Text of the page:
Many Hands Make Light Work

We are in the midst of one of the big events of the year around here, and I thought you might like to have a peek into how things are actually run.

This is the fourth year I’ve hostessed the annual Bleuette Stash Swap, an activity I developed in order to help cope with the post-holiday, cabin fever doldrums. The Swap was born on one of the Yahoo groups to which I belong, but this year I decided to open it up to a wider audience, so I created a new group specifically for the Swap. My plans are to have a few other activities for the members sprinkled throughout the year, in addition to this grand kick off event. The basic premise for the Swap is that all of us end up with leftover “stuff” from our projects for our dolls. Minimum purchase might be one yard on a fabric, but we need only half that amount, or we stumble upon a gorgeous bolt of delicate lace on markdown, a box of vintage rickrack at a yard sale, etc. This stuff is wonderful, but our girls don’t want every outfit they own to have the exact same buttons or whatever. The solution is to swap our stash! To that end, each player sends me the items from the list I provide at the start of the event – two fat quarters, 2 yards of lace, 2 yards of other trim, 6-12 buttons, and optionally 2 mystery items and some yarn or thread for crochet or knitting.  These items are to be of an appropriate scale, style, and fiber for our Bleuettes, and not stuff we ourselves wouldn’t use. Each offering is wrapped and labeled, and arrives here with a $5 entry fee (which helps defray the cost of postage and prizes) and a mailing label (which makes the shipping easier and more accurate). We scramble the individual offerings and send them back out, no one getting more than one item from any other player. On Valentine’s Day, everyone opens their loot, grins… laughs… cries… and then phase two begins – the BIG BONUS ROUND. The goal is to use any three of the new treasures to create something for Bleuette or her immediate family – the thought being that a person hasn’t done any stash busting if they just stick the new stuff back on the shelf. Anyone who succeeds in using three items by the first day of spring wins a special prize – no competition among members, only with one’s self. In past years, prizes have been:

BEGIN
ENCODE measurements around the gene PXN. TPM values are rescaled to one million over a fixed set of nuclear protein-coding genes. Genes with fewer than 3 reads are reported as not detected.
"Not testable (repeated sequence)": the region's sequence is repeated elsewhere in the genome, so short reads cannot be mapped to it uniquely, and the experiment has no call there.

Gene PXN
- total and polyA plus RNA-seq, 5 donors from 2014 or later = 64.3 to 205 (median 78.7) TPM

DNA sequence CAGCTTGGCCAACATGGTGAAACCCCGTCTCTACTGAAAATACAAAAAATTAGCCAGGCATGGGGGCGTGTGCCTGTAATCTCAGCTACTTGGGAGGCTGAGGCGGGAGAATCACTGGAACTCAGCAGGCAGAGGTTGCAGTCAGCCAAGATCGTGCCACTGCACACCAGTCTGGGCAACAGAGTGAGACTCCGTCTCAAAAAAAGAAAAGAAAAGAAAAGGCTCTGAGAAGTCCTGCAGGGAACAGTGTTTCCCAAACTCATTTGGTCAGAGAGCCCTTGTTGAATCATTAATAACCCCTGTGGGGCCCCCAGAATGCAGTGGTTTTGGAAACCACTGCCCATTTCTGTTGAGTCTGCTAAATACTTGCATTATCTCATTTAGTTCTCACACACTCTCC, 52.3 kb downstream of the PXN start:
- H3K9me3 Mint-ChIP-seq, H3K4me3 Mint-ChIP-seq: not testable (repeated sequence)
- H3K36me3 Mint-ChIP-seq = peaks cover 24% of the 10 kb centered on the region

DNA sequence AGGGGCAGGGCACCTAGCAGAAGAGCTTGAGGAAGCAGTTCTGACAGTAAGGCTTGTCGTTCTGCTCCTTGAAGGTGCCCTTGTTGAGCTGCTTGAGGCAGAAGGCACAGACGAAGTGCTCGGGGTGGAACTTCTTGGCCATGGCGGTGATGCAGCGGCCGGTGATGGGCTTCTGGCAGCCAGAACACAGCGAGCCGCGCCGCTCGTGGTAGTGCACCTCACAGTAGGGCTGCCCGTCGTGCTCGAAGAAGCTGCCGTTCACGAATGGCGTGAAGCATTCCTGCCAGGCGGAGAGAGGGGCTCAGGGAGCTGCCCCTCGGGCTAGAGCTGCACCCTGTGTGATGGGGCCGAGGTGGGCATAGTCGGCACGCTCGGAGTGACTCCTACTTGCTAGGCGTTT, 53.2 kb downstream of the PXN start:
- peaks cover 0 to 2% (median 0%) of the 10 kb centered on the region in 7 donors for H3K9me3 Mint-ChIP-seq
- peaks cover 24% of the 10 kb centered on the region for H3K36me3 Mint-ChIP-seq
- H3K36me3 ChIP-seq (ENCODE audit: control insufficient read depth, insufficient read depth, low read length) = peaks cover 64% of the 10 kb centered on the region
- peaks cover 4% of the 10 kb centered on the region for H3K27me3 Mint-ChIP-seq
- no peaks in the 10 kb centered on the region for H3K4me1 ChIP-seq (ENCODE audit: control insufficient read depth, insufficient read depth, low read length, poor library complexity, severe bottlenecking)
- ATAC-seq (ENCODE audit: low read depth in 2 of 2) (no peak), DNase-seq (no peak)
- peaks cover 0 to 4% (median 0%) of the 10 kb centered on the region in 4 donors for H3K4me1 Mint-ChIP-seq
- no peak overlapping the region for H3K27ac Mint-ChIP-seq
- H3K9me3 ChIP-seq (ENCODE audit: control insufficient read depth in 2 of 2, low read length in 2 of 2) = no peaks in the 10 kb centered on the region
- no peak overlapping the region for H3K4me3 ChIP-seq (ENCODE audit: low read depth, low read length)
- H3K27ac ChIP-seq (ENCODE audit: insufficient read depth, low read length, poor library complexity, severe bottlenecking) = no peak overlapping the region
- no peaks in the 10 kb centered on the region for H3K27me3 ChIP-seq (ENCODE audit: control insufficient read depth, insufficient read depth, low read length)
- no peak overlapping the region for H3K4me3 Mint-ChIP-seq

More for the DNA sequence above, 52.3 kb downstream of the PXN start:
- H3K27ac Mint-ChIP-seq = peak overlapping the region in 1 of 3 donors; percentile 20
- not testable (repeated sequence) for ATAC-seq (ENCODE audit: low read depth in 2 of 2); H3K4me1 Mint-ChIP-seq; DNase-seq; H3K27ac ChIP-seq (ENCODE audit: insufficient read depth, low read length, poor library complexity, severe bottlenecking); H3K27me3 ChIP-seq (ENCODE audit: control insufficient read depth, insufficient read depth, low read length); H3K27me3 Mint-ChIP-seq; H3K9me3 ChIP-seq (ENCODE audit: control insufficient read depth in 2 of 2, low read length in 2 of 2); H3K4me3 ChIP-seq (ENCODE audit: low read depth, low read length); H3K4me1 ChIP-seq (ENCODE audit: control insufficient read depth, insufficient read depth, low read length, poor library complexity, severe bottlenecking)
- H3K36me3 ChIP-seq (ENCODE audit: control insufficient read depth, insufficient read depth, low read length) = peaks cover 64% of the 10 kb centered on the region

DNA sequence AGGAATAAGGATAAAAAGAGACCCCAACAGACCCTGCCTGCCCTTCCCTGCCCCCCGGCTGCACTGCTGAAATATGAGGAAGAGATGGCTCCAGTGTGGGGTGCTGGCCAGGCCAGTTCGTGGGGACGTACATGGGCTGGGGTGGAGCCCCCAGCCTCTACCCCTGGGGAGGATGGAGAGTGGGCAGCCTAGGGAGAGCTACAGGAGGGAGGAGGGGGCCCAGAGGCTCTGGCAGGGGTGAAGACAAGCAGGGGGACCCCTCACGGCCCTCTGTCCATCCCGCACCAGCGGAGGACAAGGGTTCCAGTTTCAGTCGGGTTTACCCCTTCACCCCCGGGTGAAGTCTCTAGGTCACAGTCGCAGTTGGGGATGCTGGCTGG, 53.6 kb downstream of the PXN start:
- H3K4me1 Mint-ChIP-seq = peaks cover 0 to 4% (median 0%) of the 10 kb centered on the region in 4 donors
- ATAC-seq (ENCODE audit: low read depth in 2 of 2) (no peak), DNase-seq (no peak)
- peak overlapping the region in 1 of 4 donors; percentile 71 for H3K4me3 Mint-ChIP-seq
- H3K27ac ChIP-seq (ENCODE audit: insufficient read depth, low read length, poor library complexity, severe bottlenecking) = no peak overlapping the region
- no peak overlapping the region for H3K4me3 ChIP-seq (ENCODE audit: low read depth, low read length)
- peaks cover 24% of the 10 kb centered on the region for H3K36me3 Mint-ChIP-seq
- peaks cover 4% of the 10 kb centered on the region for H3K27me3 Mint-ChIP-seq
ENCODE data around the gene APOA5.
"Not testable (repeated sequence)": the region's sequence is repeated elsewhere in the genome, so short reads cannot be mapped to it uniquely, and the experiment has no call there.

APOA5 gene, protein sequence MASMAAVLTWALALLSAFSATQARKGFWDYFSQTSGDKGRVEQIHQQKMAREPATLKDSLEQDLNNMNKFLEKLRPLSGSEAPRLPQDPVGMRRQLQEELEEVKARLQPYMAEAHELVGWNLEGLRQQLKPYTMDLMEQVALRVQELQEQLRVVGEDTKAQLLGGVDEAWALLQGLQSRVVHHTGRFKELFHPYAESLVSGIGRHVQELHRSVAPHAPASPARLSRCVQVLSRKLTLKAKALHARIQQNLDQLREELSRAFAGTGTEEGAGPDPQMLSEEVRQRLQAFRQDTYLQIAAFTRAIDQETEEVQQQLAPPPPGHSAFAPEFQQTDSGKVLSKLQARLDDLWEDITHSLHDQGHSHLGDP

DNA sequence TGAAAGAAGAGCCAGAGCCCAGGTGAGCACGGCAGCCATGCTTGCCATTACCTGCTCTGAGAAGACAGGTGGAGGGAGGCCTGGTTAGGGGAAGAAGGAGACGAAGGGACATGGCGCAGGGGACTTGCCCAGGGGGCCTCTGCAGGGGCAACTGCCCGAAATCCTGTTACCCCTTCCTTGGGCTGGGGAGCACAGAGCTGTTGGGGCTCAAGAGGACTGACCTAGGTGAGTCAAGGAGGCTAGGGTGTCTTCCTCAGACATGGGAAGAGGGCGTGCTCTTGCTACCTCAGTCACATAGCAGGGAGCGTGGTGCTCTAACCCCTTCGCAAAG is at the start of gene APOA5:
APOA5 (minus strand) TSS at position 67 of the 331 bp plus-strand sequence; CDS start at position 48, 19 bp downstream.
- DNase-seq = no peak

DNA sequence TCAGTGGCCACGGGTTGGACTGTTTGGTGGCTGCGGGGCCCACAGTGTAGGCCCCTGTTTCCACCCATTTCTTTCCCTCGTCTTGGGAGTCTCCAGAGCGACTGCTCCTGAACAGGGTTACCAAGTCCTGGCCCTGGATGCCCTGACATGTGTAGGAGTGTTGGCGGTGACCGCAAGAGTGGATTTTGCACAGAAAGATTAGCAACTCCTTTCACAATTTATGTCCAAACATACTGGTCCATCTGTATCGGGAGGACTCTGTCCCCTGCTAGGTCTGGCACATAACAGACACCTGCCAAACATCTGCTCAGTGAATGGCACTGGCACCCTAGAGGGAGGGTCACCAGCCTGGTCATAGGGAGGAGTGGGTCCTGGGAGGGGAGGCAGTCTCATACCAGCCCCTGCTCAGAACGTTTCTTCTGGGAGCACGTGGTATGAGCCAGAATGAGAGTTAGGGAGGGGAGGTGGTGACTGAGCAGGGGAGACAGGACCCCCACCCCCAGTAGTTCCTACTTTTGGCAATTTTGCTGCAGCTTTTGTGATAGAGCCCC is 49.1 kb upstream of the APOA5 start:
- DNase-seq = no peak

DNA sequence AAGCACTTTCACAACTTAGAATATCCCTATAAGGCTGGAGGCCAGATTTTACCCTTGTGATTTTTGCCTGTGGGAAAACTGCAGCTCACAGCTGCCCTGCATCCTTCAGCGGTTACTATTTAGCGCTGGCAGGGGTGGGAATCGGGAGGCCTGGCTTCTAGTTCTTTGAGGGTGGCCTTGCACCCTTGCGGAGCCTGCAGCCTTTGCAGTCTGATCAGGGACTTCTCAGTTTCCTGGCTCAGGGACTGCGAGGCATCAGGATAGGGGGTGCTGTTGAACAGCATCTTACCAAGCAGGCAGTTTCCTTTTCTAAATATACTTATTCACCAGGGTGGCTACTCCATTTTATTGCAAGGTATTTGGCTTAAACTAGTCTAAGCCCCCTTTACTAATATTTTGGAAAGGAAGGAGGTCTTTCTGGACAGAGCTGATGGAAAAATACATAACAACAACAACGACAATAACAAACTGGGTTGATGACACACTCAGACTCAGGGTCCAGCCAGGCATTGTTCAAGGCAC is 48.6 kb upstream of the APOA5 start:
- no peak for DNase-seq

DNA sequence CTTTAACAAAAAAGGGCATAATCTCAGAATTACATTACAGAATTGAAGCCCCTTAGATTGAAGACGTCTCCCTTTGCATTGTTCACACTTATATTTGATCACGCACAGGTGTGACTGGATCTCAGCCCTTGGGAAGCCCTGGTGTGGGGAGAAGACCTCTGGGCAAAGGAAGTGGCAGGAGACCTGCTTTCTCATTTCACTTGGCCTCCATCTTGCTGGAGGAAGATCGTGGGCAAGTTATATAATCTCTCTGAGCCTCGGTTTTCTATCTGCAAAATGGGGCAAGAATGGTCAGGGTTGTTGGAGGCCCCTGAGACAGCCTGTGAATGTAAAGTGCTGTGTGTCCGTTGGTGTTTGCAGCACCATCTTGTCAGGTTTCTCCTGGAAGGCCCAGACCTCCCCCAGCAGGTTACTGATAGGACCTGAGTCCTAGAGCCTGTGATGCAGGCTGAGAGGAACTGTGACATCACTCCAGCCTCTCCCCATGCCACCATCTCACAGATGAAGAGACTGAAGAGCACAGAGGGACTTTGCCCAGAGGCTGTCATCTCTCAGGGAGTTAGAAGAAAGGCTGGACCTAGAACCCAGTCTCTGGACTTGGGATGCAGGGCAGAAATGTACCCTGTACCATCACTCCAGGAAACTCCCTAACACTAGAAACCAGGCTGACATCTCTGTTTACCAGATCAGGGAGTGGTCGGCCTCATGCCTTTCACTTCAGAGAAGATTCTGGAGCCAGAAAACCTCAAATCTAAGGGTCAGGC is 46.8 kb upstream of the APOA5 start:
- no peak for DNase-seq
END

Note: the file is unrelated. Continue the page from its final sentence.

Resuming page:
• Year 1 – Bleuette scaled Eiffel Tower purchased beneath the real McCoy, and vintage French lace obtained in a flea market in Saintes (France).
  • Year 2 – A lovely goodie bag from Farmhouse fabric, jammed with vintage fabric, laces, and buttons
  • Year 3 – Fabrics and embroidery yarn brought home from a trip to Honduras

It’s always loads of fun for everyone – even me, once the shipping phase is over. ;o)  And now that I’ve explained the basics, here’s a peek into how the shipping process actually works around here…

There is never a shortage of volunteer workers, as you will see. This year, the boys took over the job of unpacking. Some of the stuff arrived in boxes, so Remy had to climb in and hand stuff down to the littler boys.

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Of course, no one was watching Mikkey and Mariette for all of 30 seconds, so we didn’t realize what was going on until Mariette shrieked when she lost her grip on her twin’s foot. Those two…

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Packages were toted over to Mariko and Claire who inventoried everything on the master list. This is an important step because of the optional items. We want to be careful to make sure everyone gets back in kind.